Guido
Apr 05, 2020 rated it it was amazing  ·  review of another edition
A wonderful edition: the very well written introduction provides the perfect context to Euclid's work, the content id printed beautifully and is approachable by anybody, the original author's line of thought comes through clearly.

It hits both my analytical need to have all Euclid's statements in one place, my historical curiosity to see how it was initially devised such a seminal work, and my sciwntifi curiosity to understand it all.

It's like reading the manuscript of Bach's "Art of the fugue" a
...more
Connor
May 29, 2020 marked it as to-read  ·  review of another edition
Shelves: 3rd-century-bc
Why do I want to read this?

The answer: I am not really sure.

I've heard that this book is the equivalent of reading Hegel in how truly difficult it is. The original greek text of this was lost and we only have access to the Arabic version. The elements was written in the early 3rd century BC during the reign of the first Ptolemy and Euclid's work was the first major addition to then newly established library of Alexandria.

I really want to read Ptolemy( the astrologer this time), but I need to r
...more
Sophie
Feb 11, 2018 rated it it was amazing  ·  review of another edition
I am have never been a math lover, appreciator, or even comprehender. But Euclid blew my fuckin’ mind. I can see a narrative thread and great romance in this ridiculously old goofily-worded text, and I’m forever grateful to Harold Stone for, for the first time in my life, enabling me to leave a math class feeling a sense of wonder and delight in my confoundment.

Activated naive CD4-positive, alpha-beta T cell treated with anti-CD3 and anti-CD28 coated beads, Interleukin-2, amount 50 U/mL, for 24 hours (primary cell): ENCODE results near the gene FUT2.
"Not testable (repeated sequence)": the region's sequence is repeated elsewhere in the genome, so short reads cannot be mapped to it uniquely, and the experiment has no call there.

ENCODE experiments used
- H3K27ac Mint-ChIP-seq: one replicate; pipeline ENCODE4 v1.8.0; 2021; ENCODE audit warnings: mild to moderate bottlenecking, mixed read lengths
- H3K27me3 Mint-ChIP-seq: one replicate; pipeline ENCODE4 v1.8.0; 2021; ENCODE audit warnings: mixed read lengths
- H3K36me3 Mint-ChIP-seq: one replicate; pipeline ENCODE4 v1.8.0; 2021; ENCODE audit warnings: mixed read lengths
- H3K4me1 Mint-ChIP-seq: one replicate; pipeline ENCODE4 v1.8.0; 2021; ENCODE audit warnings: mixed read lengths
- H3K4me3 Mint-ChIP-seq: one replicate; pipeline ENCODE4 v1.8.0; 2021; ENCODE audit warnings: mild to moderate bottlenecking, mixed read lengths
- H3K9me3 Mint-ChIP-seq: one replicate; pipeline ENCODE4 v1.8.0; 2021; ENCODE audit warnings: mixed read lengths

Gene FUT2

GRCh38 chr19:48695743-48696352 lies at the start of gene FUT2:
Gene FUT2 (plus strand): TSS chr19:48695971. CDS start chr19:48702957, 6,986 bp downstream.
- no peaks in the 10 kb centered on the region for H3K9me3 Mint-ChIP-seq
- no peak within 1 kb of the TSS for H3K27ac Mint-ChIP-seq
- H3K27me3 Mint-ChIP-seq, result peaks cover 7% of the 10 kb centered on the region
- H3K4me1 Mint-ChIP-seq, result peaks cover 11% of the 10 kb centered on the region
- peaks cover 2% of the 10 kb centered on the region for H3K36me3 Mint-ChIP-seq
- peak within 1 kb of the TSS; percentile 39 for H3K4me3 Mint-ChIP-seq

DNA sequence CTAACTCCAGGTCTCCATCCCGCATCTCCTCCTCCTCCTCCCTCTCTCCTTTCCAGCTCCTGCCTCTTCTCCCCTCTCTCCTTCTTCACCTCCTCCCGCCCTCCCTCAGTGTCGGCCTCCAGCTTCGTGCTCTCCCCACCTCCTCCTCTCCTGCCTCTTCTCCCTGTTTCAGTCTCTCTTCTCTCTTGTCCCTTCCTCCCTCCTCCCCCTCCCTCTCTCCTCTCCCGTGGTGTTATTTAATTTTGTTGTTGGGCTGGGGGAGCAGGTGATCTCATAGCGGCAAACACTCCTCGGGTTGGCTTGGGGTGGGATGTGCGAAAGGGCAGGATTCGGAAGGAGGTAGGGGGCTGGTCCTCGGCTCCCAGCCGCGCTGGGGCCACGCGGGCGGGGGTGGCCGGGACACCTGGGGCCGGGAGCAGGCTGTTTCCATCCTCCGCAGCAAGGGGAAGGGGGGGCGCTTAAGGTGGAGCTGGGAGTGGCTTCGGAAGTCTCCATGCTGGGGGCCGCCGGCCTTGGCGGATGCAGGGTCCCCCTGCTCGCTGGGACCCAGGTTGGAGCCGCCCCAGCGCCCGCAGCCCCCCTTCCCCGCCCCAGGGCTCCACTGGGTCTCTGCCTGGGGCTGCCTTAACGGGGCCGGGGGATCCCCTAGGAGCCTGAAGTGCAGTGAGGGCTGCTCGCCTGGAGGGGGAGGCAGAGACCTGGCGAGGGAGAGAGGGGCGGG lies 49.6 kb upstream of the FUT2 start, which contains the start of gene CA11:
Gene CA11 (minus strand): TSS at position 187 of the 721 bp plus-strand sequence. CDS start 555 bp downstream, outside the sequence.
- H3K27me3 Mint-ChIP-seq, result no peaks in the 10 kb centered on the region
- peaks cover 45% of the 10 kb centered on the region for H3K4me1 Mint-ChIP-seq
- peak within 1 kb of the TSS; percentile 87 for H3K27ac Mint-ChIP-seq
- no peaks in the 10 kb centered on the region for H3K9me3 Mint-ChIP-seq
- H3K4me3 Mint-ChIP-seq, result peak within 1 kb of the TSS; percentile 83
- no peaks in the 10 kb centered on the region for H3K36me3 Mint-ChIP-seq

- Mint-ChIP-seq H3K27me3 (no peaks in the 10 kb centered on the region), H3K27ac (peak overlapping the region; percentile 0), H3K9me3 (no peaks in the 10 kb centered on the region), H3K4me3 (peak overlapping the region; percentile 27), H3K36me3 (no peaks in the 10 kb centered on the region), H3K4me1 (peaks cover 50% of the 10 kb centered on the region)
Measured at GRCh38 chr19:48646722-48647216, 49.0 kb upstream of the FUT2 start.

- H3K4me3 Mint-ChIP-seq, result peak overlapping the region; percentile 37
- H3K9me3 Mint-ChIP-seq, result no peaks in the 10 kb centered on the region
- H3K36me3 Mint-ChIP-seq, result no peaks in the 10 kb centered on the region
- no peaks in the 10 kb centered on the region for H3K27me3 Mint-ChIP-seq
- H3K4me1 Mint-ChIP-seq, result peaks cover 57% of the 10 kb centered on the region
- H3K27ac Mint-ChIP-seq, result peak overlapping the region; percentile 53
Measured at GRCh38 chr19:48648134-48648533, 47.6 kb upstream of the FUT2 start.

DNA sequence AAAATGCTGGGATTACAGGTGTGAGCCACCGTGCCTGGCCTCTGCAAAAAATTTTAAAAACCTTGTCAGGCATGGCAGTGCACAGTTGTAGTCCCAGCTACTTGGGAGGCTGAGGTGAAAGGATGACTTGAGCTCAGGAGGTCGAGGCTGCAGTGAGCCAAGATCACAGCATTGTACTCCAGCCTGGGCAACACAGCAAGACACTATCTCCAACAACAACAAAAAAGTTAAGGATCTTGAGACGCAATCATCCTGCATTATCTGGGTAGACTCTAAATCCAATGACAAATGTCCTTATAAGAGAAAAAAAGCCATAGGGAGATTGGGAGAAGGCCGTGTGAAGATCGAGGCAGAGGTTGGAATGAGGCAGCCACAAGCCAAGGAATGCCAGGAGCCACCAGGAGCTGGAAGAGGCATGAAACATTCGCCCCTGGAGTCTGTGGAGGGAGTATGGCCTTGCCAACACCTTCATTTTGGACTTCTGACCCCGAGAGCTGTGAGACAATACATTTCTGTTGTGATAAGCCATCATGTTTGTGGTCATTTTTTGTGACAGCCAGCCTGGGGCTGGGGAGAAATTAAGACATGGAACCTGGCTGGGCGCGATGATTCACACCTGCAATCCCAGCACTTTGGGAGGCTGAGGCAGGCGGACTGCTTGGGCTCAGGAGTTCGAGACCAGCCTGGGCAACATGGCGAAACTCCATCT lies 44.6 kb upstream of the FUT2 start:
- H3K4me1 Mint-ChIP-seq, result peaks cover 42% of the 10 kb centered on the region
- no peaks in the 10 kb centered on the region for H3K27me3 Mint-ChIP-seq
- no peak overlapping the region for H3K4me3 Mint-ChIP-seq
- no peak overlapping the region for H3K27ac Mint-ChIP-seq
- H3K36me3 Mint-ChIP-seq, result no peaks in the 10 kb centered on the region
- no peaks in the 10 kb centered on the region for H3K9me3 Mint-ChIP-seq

Seriously. Never in my wildest dreams. Long live Shimer College.
Don H.M
Mar 01, 2019 rated it it was amazing  ·  review of another edition
Some geniuses would give this book a bad review. Surely they can refute some of Euclid's proofs and are not spiteful because they didn't get past the Axioms section. I don't understand how Euclid managed to accomplish the proofs in this book without the use of algebra. It also contains THE algorithm that invented the concept of the algorithm. And the fucker proved it geometrically to show off...come to think of it, I can understand why people would hate this book. Euclid was a smartass.
Paul
Feb 11, 2019 rated it it was amazing  ·  review of another edition
Simply beautiful! Heath’s unabridged translation is made even more beautiful because of the amount of mathematics in the notes and commentaries. Geometry is a sea of forgotten & lost theorems and problems, and a truly amazing experience of rigorous mathematics. This book is definitely for the lover of maths. ...more
Darinda
Jul 22, 2018 rated it it was amazing  ·  review of another edition
A classic in mathematics. Not an easy read, but very informative.
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Euclid (Ancient Greek: Εὐκλείδης Eukleidēs -- "Good Glory", ca. 365-275 BC) also known as Euclid of Alexandria, was a Greek mathematician, often referred to as the "Father of Geometry". He was active in Alexandria during the reign of Ptolemy I (323–283 BC). His Stoicheia (Elements) is a 13-volume exploration all corners of mathematics, based on the works of, inter alia, Aristotle, Eudoxus of Cnidu ...more